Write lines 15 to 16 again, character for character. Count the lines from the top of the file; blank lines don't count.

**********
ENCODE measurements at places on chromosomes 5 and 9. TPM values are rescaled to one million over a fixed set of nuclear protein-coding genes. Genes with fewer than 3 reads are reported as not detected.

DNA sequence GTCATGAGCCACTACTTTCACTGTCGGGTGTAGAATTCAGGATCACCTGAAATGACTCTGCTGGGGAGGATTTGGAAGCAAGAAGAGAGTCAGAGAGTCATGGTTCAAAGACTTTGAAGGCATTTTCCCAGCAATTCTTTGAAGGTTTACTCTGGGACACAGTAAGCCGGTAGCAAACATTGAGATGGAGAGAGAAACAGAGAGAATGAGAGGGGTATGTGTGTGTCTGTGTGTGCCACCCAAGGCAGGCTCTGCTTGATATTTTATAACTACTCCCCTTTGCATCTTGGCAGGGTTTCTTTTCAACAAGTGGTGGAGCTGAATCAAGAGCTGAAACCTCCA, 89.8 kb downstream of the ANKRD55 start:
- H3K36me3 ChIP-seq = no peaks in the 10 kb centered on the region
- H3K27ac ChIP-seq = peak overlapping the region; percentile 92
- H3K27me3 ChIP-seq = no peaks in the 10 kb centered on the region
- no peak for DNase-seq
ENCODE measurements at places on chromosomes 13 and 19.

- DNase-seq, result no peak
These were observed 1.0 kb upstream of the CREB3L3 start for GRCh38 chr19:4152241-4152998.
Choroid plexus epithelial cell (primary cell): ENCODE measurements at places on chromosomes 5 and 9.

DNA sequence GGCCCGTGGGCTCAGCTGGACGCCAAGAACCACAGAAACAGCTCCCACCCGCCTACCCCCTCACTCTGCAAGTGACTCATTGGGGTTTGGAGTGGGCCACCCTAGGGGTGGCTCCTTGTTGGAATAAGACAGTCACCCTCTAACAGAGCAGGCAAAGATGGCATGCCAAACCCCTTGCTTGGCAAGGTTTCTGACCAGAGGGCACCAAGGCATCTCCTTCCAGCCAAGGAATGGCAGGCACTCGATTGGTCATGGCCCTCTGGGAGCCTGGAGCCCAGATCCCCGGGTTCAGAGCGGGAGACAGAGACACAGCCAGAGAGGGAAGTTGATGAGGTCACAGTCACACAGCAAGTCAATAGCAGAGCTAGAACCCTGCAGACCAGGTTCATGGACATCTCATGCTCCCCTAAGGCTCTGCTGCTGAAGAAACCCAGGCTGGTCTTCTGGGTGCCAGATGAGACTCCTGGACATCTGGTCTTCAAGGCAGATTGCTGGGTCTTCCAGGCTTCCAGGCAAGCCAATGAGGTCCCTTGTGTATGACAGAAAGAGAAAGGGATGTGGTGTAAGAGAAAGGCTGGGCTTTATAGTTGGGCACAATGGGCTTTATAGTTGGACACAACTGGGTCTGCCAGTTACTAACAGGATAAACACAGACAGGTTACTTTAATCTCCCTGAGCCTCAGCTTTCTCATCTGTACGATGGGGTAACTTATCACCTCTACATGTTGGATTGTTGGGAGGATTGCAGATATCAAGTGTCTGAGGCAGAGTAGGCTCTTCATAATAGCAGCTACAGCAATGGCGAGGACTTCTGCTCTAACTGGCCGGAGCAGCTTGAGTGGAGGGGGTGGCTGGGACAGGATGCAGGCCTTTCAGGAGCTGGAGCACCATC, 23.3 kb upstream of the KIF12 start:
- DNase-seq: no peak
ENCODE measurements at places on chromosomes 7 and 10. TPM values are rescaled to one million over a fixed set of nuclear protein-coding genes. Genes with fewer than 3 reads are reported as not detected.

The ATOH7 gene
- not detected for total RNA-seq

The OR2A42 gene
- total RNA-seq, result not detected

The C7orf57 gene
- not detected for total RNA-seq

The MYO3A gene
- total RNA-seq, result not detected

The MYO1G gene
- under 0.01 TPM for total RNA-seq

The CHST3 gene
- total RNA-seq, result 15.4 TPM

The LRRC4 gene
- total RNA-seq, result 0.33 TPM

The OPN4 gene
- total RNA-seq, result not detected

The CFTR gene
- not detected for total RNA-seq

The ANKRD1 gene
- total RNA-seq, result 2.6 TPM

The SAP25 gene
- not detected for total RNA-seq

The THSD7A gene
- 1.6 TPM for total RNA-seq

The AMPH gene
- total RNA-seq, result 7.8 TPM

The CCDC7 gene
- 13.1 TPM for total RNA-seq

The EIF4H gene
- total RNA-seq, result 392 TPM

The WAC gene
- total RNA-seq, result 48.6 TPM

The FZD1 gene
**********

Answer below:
- not detected for total RNA-seq

The OR2A42 gene